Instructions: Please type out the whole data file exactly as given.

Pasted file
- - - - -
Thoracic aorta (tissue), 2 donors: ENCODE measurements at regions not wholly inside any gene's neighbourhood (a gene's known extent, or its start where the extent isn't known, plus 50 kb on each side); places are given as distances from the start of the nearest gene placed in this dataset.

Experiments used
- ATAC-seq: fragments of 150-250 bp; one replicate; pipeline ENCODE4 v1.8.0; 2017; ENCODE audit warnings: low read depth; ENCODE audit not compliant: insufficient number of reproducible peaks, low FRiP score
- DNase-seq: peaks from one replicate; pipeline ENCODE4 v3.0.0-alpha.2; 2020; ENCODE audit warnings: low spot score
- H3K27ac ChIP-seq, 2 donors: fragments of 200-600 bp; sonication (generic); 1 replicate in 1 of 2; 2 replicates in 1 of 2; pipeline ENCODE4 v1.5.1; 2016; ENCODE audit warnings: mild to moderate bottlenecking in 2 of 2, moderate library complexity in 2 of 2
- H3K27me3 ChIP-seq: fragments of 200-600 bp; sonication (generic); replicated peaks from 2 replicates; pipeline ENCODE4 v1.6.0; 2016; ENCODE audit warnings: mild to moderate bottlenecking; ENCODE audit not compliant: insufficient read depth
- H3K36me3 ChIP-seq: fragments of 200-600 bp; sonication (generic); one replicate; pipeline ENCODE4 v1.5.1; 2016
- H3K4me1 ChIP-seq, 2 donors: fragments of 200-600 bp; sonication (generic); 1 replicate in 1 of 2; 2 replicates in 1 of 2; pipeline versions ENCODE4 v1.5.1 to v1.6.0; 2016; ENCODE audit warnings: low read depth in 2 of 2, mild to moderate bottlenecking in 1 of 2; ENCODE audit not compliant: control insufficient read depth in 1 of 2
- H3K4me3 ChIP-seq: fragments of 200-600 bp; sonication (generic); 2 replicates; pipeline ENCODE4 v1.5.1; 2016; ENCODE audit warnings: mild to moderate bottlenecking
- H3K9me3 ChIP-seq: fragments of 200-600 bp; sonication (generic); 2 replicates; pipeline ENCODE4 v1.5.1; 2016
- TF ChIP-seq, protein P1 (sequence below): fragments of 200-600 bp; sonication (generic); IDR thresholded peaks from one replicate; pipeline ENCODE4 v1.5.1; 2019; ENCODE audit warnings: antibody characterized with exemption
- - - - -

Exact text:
Thoracic aorta (tissue), 2 donors: ENCODE measurements at regions not wholly inside any gene's neighbourhood (a gene's known extent, or its start where the extent isn't known, plus 50 kb on each side); places are given as distances from the start of the nearest gene placed in this dataset.

Experiments used
- ATAC-seq: fragments of 150-250 bp; one replicate; pipeline ENCODE4 v1.8.0; 2017; ENCODE audit warnings: low read depth; ENCODE audit not compliant: insufficient number of reproducible peaks, low FRiP score
- DNase-seq: peaks from one replicate; pipeline ENCODE4 v3.0.0-alpha.2; 2020; ENCODE audit warnings: low spot score
- H3K27ac ChIP-seq, 2 donors: fragments of 200-600 bp; sonication (generic); 1 replicate in 1 of 2; 2 replicates in 1 of 2; pipeline ENCODE4 v1.5.1; 2016; ENCODE audit warnings: mild to moderate bottlenecking in 2 of 2, moderate library complexity in 2 of 2
- H3K27me3 ChIP-seq: fragments of 200-600 bp; sonication (generic); replicated peaks from 2 replicates; pipeline ENCODE4 v1.6.0; 2016; ENCODE audit warnings: mild to moderate bottlenecking; ENCODE audit not compliant: insufficient read depth
- H3K36me3 ChIP-seq: fragments of 200-600 bp; sonication (generic); one replicate; pipeline ENCODE4 v1.5.1; 2016
- H3K4me1 ChIP-seq, 2 donors: fragments of 200-600 bp; sonication (generic); 1 replicate in 1 of 2; 2 replicates in 1 of 2; pipeline versions ENCODE4 v1.5.1 to v1.6.0; 2016; ENCODE audit warnings: low read depth in 2 of 2, mild to moderate bottlenecking in 1 of 2; ENCODE audit not compliant: control insufficient read depth in 1 of 2
- H3K4me3 ChIP-seq: fragments of 200-600 bp; sonication (generic); 2 replicates; pipeline ENCODE4 v1.5.1; 2016; ENCODE audit warnings: mild to moderate bottlenecking
- H3K9me3 ChIP-seq: fragments of 200-600 bp; sonication (generic); 2 replicates; pipeline ENCODE4 v1.5.1; 2016
- TF ChIP-seq, protein P1 (sequence below): fragments of 200-600 bp; sonication (generic); IDR thresholded peaks from one replicate; pipeline ENCODE4 v1.5.1; 2019; ENCODE audit warnings: antibody characterized with exemption